Bulk discount at the spouse supply shop
MY WIFE AND HER girlfriends had to buy LOADS of new clothes during a holiday jaunt in Yunnan, China last month because (as she explained): “We checked weather details on Google and the information was all wrong.”
I found this explanation utterly unbelievable, or if my wife is reading this, utterly believable.
Whatever. Anyway, I thought no more about it until last week, when the media revealed that Yunnan has been named the capital of Asia’s“bulk purchase” spouse industry.
Apparently had my wife and her girlfriends turned down the wrong alley they could have been sold as a job lot!
Enterprising individuals in Yunnan have set up a spouse import-export industry, the Global Times reported last week.
Adopting the Groupon concept, they find people life partners for as little as US$5,000 a person, offering bargain rates depending on how many spouses are required “in a single order”.
The service has been popular with Yunnan peasant farmers, who have trouble finding wives, largely because they are Yunnan peasant farmers. (Worldwide, relatively few women finish the “My Dream Man Is A….” sentence on dating application forms with the words “Yunnan peasant farmer”. Curious, that.)
The farmers band together to apply so they get a “bulk wife discount” (not to be confused with a “bulky wife discount” which is an entirely different matter).
After inspections, selections, visits, etc., the importers bring in a fresh shipment of Vietnamese rural women, for whom a Yunnan peasant farmer actually IS “a dream catch”. I make NO COMMENT on their standards, except to say that everything is relative.
But I suspect some Vietnamese ladies revise their dreams, since the guys have a clause in their contracts promising a second woman “If the wife runs off” after the wedding.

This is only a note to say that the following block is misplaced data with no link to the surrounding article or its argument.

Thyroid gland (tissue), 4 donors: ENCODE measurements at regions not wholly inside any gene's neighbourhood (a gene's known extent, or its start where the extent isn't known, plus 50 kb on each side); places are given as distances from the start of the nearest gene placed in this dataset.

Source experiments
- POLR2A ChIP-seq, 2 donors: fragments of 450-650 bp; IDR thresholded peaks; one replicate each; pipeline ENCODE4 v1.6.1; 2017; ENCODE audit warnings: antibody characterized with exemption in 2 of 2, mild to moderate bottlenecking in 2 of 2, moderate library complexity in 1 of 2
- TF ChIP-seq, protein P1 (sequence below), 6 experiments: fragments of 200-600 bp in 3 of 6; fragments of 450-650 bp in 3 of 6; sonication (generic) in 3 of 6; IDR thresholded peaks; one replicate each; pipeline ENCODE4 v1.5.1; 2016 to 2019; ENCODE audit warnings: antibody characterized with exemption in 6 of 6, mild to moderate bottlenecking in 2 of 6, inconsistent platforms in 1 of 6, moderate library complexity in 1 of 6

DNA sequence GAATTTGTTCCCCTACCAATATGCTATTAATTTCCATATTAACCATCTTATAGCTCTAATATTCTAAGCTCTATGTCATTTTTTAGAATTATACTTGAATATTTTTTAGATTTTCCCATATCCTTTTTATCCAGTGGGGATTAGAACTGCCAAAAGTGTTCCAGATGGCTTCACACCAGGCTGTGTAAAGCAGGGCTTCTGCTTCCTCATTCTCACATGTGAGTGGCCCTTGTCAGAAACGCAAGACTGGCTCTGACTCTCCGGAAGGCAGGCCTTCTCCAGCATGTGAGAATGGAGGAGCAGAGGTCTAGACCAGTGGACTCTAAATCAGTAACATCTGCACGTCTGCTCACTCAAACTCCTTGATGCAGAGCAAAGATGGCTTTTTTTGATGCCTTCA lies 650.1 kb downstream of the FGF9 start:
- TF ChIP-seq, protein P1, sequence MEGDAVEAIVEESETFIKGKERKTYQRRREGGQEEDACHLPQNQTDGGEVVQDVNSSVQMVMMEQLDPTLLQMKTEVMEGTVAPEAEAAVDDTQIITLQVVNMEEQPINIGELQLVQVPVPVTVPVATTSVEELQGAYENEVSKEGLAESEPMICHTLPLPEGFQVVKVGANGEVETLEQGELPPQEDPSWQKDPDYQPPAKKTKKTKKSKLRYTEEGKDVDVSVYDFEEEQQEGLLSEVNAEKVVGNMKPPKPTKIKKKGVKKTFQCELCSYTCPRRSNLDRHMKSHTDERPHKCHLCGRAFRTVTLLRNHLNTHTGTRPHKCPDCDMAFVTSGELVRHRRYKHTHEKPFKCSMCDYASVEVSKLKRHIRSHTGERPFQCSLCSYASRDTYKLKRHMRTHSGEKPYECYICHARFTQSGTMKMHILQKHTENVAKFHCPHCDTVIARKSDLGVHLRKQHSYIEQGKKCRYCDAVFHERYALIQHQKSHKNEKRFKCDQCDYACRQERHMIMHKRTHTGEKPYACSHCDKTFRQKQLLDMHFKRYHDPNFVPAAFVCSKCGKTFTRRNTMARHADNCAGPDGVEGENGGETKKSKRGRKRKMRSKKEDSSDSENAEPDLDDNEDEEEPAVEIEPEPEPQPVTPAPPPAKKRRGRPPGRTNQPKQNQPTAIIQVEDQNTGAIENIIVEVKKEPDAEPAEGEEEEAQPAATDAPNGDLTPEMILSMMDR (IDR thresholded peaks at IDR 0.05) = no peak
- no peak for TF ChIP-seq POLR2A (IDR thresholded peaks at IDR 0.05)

People who are already happily married, let’s count our blessings.
NEWS IN BRIEF
LAST WEEK, I spent ten minutes reading “How to Never Be Found”, the website (now deleted) written by psycho cannibal killer Luka Magnotta. Never to be found? Police found him in four days. I want ten minutes of my life back.
THE PEOPLE of Shingo, in Japan’s Aomori Prefecture, claim Jesus moved from Israel to their neighborhood 2000 years ago, married a local girl, took Japanese citizenship and started a family. At Shingo’s annual festival last week, 500 tourists watched as locals danced and chanted the word “Nanyadoyara”, which has been handed down for generations, although nobody knows what it means. I strongly suspect it’s ancient Hebrew for “Yeah, we’re totally off our rockers.”
PUT ON my sunglasses and excitedly went outside to stare at the sun last week. Couldn’t see the transit of Venus. In fact, after five seconds, I couldn’t see anything at all. One reader emailed me to say: “This morning I saw the greatest celestial phenomenon this century, or there may have been a speck of dirt on my lens. How does one tell?”
Some people have no imagination.
HOW WOULD you feel if someone deposited a vast amount of yellow slimy stuff in your office? You’d rejoice if you were a tax collector in parts of Tibet, where tax bills are paid in yak butter, I hear from a reader who recently visited that part of the world.
I wish this was allowed in other places. We’d queue up to fling our annual payments to the tax collector: “Catch this, sucker.”